An employer's “remedial actions insulate it from Title VII liability only if they were ‘reasonably calculated to prevent further harassment.’ [Citation.]” (Bonenberger v. Plymouth Tp., supra, 132 F.3d at p. 26, quoting Knabe v. Boury Corp. (3d Cir.1997) 114 F.3d 407, 412; accord Adler v. Wal-Mart Stores, Inc. (10th Cir.1998) 144 F.3d 664, 676; Yamaguchi v. U.S. Dept. of the Air Force, supra, 109 F.3d at p. 1483; Davis v. Tri-State Mack Distributors, Inc. (8th Cir.1992) 981 F.2d 340, 343.)
“Whether an employer's response to discriminatory conduct is sufficient ‘will necessarily depend on the particular facts of the case - the severity and persistence of the harassment, and the effectiveness of any initial remedial steps.’ [Citation.]” (Hirras v. National R.R. Passenger Corp., supra, 95 F.3d at pp. 399-400, quoting Waltman v. International Paper Co. (5th Cir.1989) 875 F.2d 468, 479.) “The employer is, of course, obliged to respond to any repeat conduct; and whether the next employer response is reasonable may very well depend upon whether the employer progressively stiffens its discipline, or vainly hopes that no response, or the same response as before, will be effective. Repeat conduct may show the unreasonableness of prior responses. On the other hand, an employer is not liable, although a perpetrator persists, so long as each response was reasonable.” (Adler v. Wal-Mart Stores, Inc., supra, 144 F.3d at p. 676.)
In Intlekofer v. Turnage (9th Cir.1992) 973 F.2d 773, the victim, Intlekofer, provided her employer with a series of written reports detailing various hostile acts by Cortez, a coworker, which were later found to constitute sexual harassment. In response to these reports, Cortez's supervisors repeatedly counseled him, and threatened him with further discipline if the alleged behavior did not stop. (Id., at pp. 775-778.) After a bench trial, the trial court ruled the employer was not liable because it acted promptly and reasonably. (Id., at p. 775.)
The court of appeals reversed; it held the employer was not relieved of liability, because “it did not respond in a manner likely to put a stop to Cortez's unlawful behavior. Specifically, the [the employer] failed to take more severe disciplinary measures against Cortez once it learned that his harassing behavior had not stopped.” (Intlekofer v. Turnage, supra, 973 F.2d at p. 779.) It explained: “[C]ounseling sessions are not necessarily insufficient. [Citation.] Indeed, an oral rebuke may be very effective․ [H]owever, ․ counseling is sufficient only as a first resort. If the harassment continues, limiting discipline to further counseling is inappropriate. Instead, the employer must impose more severe measures in order to ensure that the behavior terminates.” (Id., at pp. 779-780.) 2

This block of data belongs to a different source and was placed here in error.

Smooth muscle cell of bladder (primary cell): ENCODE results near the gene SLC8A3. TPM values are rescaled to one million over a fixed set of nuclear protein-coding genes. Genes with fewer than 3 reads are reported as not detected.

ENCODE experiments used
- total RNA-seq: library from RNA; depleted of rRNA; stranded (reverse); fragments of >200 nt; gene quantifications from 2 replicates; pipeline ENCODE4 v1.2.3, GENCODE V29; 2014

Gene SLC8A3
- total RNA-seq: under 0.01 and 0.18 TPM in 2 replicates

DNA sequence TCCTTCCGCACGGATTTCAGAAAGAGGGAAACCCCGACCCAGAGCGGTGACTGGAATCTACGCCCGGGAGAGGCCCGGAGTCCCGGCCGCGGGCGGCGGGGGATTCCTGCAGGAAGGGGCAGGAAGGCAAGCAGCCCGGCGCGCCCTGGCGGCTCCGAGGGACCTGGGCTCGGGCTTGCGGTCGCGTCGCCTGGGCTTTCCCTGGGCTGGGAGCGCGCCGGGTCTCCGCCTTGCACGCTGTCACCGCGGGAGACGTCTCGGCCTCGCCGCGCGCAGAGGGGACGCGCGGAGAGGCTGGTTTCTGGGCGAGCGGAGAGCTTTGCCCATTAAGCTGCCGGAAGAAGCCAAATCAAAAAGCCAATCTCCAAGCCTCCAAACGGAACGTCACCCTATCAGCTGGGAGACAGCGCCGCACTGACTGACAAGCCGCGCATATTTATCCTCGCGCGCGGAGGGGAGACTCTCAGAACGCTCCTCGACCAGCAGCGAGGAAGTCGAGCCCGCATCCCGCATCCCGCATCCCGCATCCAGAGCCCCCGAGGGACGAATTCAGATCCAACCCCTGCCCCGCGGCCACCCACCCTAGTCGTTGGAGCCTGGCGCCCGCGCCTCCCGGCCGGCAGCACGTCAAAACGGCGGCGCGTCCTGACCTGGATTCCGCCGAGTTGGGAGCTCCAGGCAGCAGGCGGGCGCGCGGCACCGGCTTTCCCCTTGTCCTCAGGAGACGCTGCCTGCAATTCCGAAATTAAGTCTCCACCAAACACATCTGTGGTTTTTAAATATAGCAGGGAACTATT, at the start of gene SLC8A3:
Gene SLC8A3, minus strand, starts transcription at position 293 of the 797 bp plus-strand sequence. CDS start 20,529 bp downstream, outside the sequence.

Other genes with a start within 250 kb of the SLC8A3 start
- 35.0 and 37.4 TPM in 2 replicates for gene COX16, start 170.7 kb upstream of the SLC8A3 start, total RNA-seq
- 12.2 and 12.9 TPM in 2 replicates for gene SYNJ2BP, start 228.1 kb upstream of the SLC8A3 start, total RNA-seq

Here, a reasonable jury could find Del Valle and Powell did not respond adequately to the reported sexual harassment. Although Del Valle did reprimand Selkirk, she evidently did not make any written memorandum of the incident. Also, even though she knew Carrisales was reluctant to come forward and report sexual harassment, she evidently did not follow up to make sure Selkirk did not reoffend.3 Thus, she arguably violated the Department's own policies, which instructed supervisors dealing with sexual harassment allegations to “[e]nsure all pertinent information has been documented and forwarded to appropriate administrative personnel”; to “[m]aintain a copy for your personal files”; to “[a]sk the employee to advise of any subsequent harassment and/or retaliation”; and to “[m]onitor the work environment to ensure that the discrimination has stopped ․” (Emphasis in original.)
The fact that the Department had adopted written sexual harassment policies and grievance procedures is entitled to some weight. Here, however, given its knowledge that Selkirk was harassing Carrisales despite these policies, and its apparent failure to follow its own policies after gaining this knowledge, this fact alone does not exonerate it. (Cf. Bouton v. BMW of North America, Inc. (3rd Cir.1994) 29 F.3d 103, 110 [“an effective grievance procedure - one that is known to the victim and that timely stops the harassment - shields the employer from Title VII liability for a hostile environment.”], italics added.)
Because of Del Valle's mistakes, her successor, Powell, apparently remained unaware of Selkirk's background. She treated him as if he were a first-time offender. She counseled him; she advised him his behavior was inappropriate, and, if he did not stop it, he would be disciplined. But this was merely what Del Valle had already done, and it had already proved ineffective. Indeed, Selkirk may have taken the failure to impose actual discipline as a sign that all such warnings were mere bluster. Thus, Powell may have inadvertently encouraged him to engage in further sexual harassment. Certainly a jury could so conclude.
Powell, at least, did document the incident. However, there is no evidence that she encouraged Carrisales to report future incidents or that she made an affirmative effort to monitor the interaction between Selkirk and Carrisales. If Selkirk had known he was being watched, he might have kept his pants up. Thus, a jury could find Powell's failure to take these steps meant her response was not reasonably calculated to stop the harassment.
We hasten to add a jury could also find to the contrary. However, because there was a triable issue of fact on this point, the trial court erred in granting summary judgment.